- Good olive oil is usually pretty expensive (but not always). If you want to get the freshest bang for your buck, now is a good time to buy a new bottle. If you’ve been using the same bottle of olive oil for a long time, chances are, you’re not getting the freshest...
Good olive oil is usually pretty expensive (but not always). If you want to get the freshest bang for your buck, now is a good time to buy a new bottle.
If you’ve been using the same bottle of olive oil for a long time, chances are, you’re not getting the freshest flavor. Early winter is a good time to replace your old bottles, says Epicurious. That’s because olives are usually harvested in fall and bottled a few weeks later. They explain:
Your oil won’t just taste fresh-it’ll taste amazing. The sooner you buy olive oil after it’s been pressed, the fresher that oil will taste-not just delicious, but filled with all the distinctive flavors of those just-picked olives.
More specifically, food site Zester Daily says that “olive oil season” is between October and December, but late winter is still a good time to buy. If you’re buying an expensive bottle, we’ve told you how to make sure you’re getting the real deal. Beyond that, Epicurious also offers their own specific recommendations below.
Are you running around in last season’s olive oil? It could mean that your food doesn’t taste as good as it should. While we might not think of pantry staples like olive oil as seasonal, that’s exactly what it is: Olives are usually harvested in early- to mid-fall, and bottled a few weeks after that. Which means that if you’re a fan of spanking-fresh olive oil, early winter is exactly the right time to invest in a new bottle.
Check out more about why right now is the perfect time to change your oil, plus four spanking-new bottles (aka “olio nuovo”) to score this season for your own kitchen. You might just want to pick up a few to share as holiday gifts for your favorite olive-oil-slinging home cooks, too.
Your oil won’t just taste fresh—it’ll taste amazing. The sooner you buy olive oil after it’s been pressed, the fresher that oil will taste—not just delicious, but filled with all the distinctive flavors of those just-picked olives.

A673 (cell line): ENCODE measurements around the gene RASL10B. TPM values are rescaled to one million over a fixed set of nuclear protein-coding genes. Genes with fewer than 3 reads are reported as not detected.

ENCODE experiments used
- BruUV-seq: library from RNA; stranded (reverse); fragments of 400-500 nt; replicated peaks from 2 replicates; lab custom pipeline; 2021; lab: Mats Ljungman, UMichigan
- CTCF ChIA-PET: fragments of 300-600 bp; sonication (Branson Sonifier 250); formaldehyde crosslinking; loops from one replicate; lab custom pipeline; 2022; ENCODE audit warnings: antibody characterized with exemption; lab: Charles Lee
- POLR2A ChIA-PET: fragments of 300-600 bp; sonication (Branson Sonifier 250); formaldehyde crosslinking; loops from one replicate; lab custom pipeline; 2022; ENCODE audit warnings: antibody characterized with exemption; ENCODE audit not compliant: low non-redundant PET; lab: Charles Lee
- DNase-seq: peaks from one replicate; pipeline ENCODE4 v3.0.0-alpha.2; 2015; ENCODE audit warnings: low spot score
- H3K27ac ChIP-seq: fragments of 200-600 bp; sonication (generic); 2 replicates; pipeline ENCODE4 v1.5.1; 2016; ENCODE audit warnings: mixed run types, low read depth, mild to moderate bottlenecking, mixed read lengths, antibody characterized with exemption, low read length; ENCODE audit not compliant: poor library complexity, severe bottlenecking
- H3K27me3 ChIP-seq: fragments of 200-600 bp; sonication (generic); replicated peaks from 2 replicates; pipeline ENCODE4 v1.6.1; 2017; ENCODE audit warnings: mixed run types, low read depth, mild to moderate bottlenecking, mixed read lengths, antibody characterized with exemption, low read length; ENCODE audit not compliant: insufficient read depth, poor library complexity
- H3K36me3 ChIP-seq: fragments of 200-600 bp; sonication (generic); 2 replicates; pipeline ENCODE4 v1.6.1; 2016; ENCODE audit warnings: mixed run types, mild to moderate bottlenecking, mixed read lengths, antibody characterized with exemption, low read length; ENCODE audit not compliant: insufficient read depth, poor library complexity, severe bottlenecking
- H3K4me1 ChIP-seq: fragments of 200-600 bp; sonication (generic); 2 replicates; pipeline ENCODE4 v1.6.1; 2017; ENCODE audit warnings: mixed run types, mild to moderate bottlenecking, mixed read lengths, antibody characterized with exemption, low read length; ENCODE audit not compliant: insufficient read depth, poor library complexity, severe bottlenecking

If you love peppery olive oil, you’ll be happy. Many new-crop olive oils also have a grassy, peppery note that fades after a few months in the bottle, so if you’re a fan of that zingy taste, you’ll want to score some of that stuff.
Your bottle will live longer. Buying the freshest olive oil is like rooting through the stack of eggs in the supermarket to find the one with the latest expiration date. You’ll be maximizing the shelf life of your bottle, since the sooner you buy it after pressing, the longer you’ll be able to enjoy it.VN:F [1.9.22_1171]VN:F [1.9.22_1171]
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- Seven New York businesses are being sued for claims made about olive oil. You’d better watch what you say about olive oil — it could send you on a slippery slope to the courtroom. Seven New York olive oil retailers are being sued by trade group the North American Olive...
Seven New York businesses are being sued for claims made about olive oil. You’d better watch what you say about olive oil — it could send you on a slippery slope to the courtroom.
Seven New York olive oil retailers are being sued by trade group the North American Olive Oil Association (NAOOA) after allegedly making claims the olive oil they sell is better than some other olive oils.
Park Slope’s O Live Brooklyn is being sued, along with five Long Island outlets of The Crushed Olive and New York retailer D’Avolio, which has four outlets across the state, court documents show.
They join celebrity physician Dr. Oz, who is also being taken to court by the NAOOA for “false olive oil attacks” after he suggested on air that the majority of extra virgin olive oil bought in supermarkets “may even be fake.”
The lawsuit, filed in the Eastern District Court of New York on Dec. 19, is seeking damages and an injunction, claiming the New York retailers got together with California distributor Veronica Foods, which is also being sued, to pump out “false and misleading statements about the quality and health benefits of the olive oil sold in supermarkets and elsewhere.”
The NAOOA represents a number of marketers, packagers and importers of olive oil, many of whom have products stocked in supermarkets.
At the center of the case: the question of whether some olive oils are better for you than others.
The court documents specifically take offense with an interview done with the co-owner of O Live Brooklyn, where he is quoted saying, “Avoid major brands. Those bottles have been sitting around on shelves for God knows how long.”
The complaint says the Brooklyn business owner’s words suggest “that those olive oils have lost their quality and health benefits.”
The NAOOA has demanded the case go to trial to be heard by a jury.
Veronica Foods said in a statement to NBC 4 New York that it “stands by the truth and accuracy of all of the statements we have made with regard to olive oil and our related products.”
It added, “We believe the NAOOA has filed this lawsuit against Veronica Foods in an attempt to interfere with our efforts to improve the quality of olive oil and accuracy of olive oil labeling.”
“We look forward to proving the falsehood of inaccurate and self-serving allegations made by the NAOOA in court,” Veronica Foods said.
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